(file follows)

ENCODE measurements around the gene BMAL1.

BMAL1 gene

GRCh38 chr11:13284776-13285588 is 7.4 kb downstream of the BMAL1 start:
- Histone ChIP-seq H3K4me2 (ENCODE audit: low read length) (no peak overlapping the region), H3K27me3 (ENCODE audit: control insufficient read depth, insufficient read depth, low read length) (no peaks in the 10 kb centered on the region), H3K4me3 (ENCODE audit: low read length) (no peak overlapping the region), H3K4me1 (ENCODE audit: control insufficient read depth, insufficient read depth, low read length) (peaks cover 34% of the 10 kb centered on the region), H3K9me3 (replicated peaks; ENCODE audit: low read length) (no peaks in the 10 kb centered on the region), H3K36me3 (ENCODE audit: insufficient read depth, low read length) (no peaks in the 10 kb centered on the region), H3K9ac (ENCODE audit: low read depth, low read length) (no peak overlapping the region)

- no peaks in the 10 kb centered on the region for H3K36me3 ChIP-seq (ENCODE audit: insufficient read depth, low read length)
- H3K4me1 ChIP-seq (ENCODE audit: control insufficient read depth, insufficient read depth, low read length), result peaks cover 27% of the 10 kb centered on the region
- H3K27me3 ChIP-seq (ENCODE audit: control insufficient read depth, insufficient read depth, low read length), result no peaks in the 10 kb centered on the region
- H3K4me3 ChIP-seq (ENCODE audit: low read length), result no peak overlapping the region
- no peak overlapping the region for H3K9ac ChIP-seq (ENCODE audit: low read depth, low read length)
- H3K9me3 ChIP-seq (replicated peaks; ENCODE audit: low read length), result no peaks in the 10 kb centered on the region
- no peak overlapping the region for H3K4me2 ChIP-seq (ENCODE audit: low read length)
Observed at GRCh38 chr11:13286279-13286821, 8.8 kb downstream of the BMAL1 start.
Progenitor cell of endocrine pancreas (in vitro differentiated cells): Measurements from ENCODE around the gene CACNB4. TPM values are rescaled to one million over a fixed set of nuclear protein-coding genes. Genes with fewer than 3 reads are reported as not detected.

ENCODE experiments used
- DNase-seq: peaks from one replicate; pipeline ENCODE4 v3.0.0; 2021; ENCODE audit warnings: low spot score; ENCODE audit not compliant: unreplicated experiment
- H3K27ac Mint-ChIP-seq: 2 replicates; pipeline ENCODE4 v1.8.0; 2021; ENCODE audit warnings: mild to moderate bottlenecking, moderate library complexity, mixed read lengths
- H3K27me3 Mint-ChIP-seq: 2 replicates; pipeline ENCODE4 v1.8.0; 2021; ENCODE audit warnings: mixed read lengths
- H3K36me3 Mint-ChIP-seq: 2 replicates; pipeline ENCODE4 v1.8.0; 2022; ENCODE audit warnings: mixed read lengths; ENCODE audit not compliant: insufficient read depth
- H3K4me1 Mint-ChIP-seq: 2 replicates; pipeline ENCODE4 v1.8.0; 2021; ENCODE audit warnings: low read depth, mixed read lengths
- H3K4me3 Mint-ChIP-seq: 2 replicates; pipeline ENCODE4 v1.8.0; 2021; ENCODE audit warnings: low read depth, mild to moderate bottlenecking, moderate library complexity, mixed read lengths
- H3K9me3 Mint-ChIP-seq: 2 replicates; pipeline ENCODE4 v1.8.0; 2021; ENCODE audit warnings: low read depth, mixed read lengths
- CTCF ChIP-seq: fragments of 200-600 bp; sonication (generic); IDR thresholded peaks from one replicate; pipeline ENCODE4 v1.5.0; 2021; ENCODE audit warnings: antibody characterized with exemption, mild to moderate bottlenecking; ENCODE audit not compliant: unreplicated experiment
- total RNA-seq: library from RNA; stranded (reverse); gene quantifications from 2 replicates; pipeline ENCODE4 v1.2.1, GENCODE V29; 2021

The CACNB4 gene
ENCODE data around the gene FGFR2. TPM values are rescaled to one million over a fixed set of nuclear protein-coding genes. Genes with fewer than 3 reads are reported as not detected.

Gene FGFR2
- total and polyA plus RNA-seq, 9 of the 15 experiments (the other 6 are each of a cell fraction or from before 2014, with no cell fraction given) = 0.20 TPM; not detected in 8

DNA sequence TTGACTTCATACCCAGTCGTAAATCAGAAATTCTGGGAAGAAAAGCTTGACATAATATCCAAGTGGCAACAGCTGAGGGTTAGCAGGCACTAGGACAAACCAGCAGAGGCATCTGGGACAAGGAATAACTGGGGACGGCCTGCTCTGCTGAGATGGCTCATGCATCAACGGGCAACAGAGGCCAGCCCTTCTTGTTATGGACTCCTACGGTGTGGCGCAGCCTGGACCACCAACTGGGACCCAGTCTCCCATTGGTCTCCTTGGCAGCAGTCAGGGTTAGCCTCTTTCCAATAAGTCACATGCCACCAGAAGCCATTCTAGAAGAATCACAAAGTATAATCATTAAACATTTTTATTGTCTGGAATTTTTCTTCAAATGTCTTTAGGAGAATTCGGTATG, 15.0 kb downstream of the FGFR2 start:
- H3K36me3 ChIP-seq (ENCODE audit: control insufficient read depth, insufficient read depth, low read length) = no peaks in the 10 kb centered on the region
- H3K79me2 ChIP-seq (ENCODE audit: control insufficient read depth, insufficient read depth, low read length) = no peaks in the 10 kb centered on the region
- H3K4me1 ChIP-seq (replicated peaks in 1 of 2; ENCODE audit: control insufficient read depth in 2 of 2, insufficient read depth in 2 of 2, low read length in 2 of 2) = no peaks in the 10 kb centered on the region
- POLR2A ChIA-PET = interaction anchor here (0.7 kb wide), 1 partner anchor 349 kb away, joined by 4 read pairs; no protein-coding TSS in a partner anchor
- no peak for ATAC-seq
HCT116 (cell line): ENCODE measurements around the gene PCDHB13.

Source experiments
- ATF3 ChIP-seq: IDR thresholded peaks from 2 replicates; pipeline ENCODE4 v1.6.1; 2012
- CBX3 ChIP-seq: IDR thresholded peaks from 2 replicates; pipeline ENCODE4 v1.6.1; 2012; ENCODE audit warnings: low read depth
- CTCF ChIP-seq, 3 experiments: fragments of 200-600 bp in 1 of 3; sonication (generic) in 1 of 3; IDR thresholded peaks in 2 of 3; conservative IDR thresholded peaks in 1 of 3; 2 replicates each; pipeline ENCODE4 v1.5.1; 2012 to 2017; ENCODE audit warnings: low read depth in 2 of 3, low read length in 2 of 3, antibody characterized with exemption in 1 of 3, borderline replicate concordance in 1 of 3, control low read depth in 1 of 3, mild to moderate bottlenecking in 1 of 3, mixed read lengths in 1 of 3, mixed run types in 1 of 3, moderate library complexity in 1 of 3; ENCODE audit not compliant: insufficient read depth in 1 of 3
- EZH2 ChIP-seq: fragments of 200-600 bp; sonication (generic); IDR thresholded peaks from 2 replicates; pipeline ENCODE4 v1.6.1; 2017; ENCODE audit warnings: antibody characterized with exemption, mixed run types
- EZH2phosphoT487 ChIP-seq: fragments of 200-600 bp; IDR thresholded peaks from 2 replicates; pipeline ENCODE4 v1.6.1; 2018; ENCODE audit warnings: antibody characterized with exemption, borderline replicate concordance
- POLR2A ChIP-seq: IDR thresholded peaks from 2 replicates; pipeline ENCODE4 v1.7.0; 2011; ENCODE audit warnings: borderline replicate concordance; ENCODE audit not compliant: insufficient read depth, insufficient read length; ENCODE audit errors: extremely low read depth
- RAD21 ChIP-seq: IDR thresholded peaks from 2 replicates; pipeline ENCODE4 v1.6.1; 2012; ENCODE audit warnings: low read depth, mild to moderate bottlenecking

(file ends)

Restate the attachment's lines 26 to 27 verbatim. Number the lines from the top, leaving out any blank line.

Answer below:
Gene FGFR2
- total and polyA plus RNA-seq, 9 of the 15 experiments (the other 6 are each of a cell fraction or from before 2014, with no cell fraction given) = 0.20 TPM; not detected in 8